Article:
North Korean Students Learn About ‘The End Of The World’- Heightening Fears That The Country Is Ready For A Showdown With West

North Korea

Kim Jong-un is instructing teachers and professors to teach about an inevitable showdown

In an editorial in state-run newspaper Rodong Sinmum, the director of the maverick state’s Institute for International Studies issued a terrifying prediction of an ultimate and devastating war.

O Yong Ran said: “The US nature as man-killers has become all the more undisguised with the passage of time.

“As leopard never changes its spots, the brutal nature of the US can never change.”

Exemplifying the type of teaching taking place within the secretive state, Yong Ran said it was the USA’s nuclear weapons which would ultimately lead to all-out war and the country’s downfall.

North Korea

North Korea’s population are subjected to endless propaganda and indoctrination

He said: “The nuclear weapons were the foremost strength that helped the U.S. lord it over the world for a long time, stressing that now the nuclear weapons are no longer a monopoly of the US.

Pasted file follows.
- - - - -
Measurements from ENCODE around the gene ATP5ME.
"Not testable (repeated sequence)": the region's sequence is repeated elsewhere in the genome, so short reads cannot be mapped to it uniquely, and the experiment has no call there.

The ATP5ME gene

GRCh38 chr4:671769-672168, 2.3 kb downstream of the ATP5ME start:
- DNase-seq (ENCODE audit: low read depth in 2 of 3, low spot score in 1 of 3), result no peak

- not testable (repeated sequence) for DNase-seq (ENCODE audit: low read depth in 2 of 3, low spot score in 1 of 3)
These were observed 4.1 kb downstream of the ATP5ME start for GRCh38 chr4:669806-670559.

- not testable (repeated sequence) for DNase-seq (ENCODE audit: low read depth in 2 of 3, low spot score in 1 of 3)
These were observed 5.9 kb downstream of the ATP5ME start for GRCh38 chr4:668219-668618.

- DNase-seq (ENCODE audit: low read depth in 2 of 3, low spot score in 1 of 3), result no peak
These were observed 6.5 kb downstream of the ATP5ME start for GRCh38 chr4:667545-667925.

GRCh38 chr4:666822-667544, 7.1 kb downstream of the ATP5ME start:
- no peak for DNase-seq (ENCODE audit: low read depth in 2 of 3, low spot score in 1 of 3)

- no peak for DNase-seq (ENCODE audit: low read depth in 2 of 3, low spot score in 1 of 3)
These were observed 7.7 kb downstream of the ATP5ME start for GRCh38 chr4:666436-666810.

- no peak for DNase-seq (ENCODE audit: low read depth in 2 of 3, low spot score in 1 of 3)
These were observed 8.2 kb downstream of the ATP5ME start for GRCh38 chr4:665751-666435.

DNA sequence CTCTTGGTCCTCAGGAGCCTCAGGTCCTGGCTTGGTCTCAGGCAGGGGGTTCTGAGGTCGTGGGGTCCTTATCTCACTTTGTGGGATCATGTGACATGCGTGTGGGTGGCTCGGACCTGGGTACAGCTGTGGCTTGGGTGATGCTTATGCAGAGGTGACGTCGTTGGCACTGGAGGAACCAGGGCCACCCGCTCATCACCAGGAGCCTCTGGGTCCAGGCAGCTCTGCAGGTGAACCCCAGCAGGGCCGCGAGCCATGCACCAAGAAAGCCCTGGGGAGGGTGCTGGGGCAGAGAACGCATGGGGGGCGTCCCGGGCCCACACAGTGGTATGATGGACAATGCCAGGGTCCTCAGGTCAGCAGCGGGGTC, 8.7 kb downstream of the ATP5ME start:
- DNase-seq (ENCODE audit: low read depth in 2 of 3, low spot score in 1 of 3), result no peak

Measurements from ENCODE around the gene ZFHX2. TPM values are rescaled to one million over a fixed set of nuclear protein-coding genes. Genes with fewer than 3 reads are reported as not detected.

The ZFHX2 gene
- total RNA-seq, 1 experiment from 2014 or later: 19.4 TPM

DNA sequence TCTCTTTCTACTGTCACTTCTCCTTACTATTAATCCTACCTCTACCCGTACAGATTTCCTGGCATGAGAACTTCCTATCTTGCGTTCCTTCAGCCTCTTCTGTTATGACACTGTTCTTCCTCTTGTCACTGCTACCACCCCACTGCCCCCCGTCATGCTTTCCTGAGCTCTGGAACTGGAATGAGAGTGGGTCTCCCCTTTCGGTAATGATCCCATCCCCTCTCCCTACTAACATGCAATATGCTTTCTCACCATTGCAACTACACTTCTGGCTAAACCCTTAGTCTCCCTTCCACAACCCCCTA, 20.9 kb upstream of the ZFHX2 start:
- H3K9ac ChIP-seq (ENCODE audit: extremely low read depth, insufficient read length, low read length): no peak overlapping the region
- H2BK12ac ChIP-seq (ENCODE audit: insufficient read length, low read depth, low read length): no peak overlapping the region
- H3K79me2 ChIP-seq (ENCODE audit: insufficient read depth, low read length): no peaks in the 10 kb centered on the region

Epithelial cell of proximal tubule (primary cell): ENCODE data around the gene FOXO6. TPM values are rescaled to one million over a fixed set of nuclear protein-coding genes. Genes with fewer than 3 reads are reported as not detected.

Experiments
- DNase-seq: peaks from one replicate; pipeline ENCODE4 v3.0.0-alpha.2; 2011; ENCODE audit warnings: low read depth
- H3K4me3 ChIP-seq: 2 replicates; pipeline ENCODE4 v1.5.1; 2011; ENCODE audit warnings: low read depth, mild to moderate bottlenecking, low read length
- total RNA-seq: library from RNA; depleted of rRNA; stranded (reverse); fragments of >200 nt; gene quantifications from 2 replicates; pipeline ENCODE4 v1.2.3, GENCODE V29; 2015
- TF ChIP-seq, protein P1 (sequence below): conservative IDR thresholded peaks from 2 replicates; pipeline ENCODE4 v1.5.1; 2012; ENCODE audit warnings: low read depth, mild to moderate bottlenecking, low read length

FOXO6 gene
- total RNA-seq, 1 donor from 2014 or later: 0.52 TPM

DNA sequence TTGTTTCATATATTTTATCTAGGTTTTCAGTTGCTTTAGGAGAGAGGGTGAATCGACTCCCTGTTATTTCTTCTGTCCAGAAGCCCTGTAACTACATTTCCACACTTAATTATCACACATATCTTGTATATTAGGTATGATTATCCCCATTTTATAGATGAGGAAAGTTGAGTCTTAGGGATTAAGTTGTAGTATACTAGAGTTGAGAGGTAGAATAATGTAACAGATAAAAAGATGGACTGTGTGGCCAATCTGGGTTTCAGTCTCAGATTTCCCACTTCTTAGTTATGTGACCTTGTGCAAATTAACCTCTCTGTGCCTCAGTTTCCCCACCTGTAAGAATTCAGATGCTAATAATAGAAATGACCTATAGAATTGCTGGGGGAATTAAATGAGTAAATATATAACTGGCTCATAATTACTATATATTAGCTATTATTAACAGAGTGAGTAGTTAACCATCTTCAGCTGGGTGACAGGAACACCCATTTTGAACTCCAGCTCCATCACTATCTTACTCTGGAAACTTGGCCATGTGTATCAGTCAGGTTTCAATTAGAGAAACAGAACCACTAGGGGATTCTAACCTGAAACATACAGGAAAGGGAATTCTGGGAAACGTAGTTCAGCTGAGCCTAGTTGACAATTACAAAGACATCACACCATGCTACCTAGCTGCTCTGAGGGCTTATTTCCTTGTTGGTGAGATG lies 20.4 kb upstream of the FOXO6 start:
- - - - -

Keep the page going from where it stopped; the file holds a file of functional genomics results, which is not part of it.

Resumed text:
“It will clearly realise before long what is precipitating its doom. This is the absolute fate the US, the empire of evil, has to face.”

The chilling prediction highlights how deeply propaganda is embedded within North Korean society, with children, students and adults made to attend daily indoctrination classes.

Yong Ran’s editorial in the Pyongyang-based newspaper gives a rare glimpse at the exact content of education under Kim Jong-un’s.

However, South Korean spies and observers have reported a growing break-down of education in the country – and a subsequent growing anger at their crackpot leader’s leadership.

Huge numbers of students bribed guards last month in order to avoid attending events marking the anniversary of the end of the Korea War.

North Korea

Kim Jong-un’s grip on control in the maverick state is thought to be slipping

North Korea

The professor was quoted was promising “doom” for its Western enemies

A source revealed: “Many students don’t have any direct experience or concept of the war, so Victory Day holds no special meaning for them. A large portion expressed a preference to not attend related events.

“This movement underscores the fact that in contemporary North Korea, people are more likely to cautiously evaluate their loyalty to the Korean Workers’ Party. That’s what drives such a large number of students to avoid attending the event.”

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